Citizen of the Republic:
The National ID Card Debate

Sean O'Connor, Professor, University of Pittsburgh Law

Wednesday, December 5, 2001
Location: Wean Hall 5409
CMU Campus

sponsored by Computer Professionals for Social Responsibility


As has been frequently noted recently, the events of 9/11 have changed everything. Not the least of these changes are our attitudes towards how and when we should be identified in relation to what I will call "target services"--air travel, chemical/biological manufacture and distribution, access to sensitive and/or landmark structures, trucking, crop dusting, etc. Prior to 9/11, when new identification measures were proposed an emphasis had been on privacy and libertarian values such as the right/freedom to travel, associate, "re-invent" ourselves through aliases and new names/identities, or simply be anonymous. Any call for a mandatory national identification ("ID") card was usually an act of political suicide. Post 9/11, many new ID measures have been proposed: some have called for a mandatory national ID card, others for optional or service specific ID cards, and some for enhanced usage of existing types of ID cards. Most parties interested in a new ID card system would like it to contain biometric security features--a set of technologies, such as finger imaging, face recognition or DNA fingerprinting, that digitally maps certain characteristics of an individual and then relies on that "template" to compare with the relevant characteristic of an individual who presents himself to the system at a later time.

The paper argues that even before the events of 9/11 there were some compelling reasons to rethink our identification systems, one of the most pressing being the fraud and misrepresentation problems plaguing the development of e-commerce and the Internet generally. Yet, the single largest obstacle to strengthening our identification systems, both before 9/11 and even after, may be the belief that any such strengthening must be a trade off between freedom and privacy, on the one hand, and security and convenience, on the other.

The goal of the paper is threefold: first, to analyze the needs and objectives that lie behind the renewed interest in national ID cards; second, to sketch the kind of ID system that would be required to meet these needs and objectives; and third, to consider whether the proposed ID system could be ethically justified. An underlying theme of the paper is that the standard debate over national ID cards--a necessary tradeoff between freedom/privacy and security/convenience-- should be re-contextualized into a dialogue over where on the spectrum between communitarianism and libertarianism we would like to be as a society.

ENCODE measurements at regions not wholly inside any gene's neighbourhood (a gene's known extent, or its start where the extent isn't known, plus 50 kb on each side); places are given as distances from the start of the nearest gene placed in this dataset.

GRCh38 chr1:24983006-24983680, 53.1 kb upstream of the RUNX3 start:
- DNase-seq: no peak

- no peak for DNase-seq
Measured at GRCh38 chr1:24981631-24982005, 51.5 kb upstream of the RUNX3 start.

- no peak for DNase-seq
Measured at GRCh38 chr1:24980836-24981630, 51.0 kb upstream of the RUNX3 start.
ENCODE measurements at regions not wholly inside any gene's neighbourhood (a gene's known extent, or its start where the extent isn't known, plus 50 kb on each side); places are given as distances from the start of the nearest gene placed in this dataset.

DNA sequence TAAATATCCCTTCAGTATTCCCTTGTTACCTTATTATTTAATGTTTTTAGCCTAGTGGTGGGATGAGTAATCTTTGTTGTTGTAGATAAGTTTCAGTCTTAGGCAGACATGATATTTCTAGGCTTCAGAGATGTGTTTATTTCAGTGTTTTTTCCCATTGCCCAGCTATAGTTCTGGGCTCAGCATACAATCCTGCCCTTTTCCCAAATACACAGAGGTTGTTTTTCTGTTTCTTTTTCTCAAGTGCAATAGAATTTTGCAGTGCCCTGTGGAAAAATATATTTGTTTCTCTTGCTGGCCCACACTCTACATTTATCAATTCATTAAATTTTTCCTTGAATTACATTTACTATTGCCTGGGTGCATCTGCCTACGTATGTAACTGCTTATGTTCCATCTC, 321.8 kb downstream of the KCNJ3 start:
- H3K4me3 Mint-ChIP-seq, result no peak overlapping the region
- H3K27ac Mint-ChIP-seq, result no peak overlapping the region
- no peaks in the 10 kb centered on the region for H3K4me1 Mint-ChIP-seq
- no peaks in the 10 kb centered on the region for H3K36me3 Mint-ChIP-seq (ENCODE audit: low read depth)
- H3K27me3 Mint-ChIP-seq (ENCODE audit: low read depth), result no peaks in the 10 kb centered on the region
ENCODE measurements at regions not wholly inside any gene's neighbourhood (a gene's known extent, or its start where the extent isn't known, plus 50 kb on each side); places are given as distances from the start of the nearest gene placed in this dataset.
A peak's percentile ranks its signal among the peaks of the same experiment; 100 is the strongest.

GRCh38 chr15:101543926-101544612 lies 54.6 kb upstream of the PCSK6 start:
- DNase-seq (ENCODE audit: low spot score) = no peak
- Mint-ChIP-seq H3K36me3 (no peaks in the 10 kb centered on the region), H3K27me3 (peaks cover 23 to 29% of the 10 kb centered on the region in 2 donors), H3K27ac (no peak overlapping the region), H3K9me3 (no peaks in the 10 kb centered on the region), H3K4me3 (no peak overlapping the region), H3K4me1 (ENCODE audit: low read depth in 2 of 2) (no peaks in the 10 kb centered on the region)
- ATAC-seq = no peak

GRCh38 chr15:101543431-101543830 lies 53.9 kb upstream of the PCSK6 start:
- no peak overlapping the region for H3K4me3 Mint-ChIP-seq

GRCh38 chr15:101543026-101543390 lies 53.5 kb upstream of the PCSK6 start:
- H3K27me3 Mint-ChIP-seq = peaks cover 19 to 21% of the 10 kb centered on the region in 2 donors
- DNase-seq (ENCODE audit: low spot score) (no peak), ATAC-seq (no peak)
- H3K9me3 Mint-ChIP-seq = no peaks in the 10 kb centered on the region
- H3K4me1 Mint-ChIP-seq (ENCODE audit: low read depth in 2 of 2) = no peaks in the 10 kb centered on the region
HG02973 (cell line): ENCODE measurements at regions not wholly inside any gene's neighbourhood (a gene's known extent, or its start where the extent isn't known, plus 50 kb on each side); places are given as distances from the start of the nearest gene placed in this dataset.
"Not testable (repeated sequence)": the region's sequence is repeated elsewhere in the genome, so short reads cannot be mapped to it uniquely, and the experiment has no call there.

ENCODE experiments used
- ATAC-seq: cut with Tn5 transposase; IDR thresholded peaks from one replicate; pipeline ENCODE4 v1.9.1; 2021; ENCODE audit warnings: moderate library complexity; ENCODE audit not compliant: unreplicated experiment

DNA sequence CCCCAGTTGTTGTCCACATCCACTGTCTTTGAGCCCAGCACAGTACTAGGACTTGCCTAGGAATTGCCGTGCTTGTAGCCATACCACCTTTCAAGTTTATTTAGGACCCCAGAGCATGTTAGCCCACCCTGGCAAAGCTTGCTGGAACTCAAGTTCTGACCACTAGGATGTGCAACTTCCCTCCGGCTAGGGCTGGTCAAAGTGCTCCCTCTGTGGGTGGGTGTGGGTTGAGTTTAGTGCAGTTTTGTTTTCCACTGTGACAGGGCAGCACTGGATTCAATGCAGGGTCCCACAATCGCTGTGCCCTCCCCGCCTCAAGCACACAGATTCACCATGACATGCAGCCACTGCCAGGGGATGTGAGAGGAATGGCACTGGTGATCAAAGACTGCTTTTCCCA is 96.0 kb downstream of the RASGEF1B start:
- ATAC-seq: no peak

Professor O'Connor's teaching areas focus on the legal issues involved in the commercialization of science and high technology. Current classes include Biotechnology Law, International Intellectual Property and Licensing, and Business Organizations. From venture capital to intellectual property, his classes explore the most current law and policy that counsel for biotechnology and information technology companies need to know. An experienced counsel to high tech start-ups and Fortune 500 companies alike, Professor O'Connor has also studied the social and cultural context of scientific and technological innovation and has published articles at the intersection of law, policy, science and technology.

Prior to joining the Pitt Law faculty, Professor O'Connor was in private practice with Hale and Dorr LLP in Boston where he specialized in corporate and licensing representation of emerging and established biotechnology and information technology companies. Before that he was an associate at Weil, Gotshal & Manges LLP in New York, where he specialized in corporate and securities law representation of large multinational companies and partnerships. He holds a J.D. from Stanford Law School where he was executive editor of the Stanford Law Review and the Brown & Bain Fellow in Law & High Technology. While at Stanford he also co-founded the Stanford Technology Law Review. He received an M.A. in philosophy from Arizona State University where he was elected to Phi Kappa Phi. Prior to graduate school he was a professional musician, as well as a museum preparator and marketing representative. He is admitted to practice in New York and Massachusetts.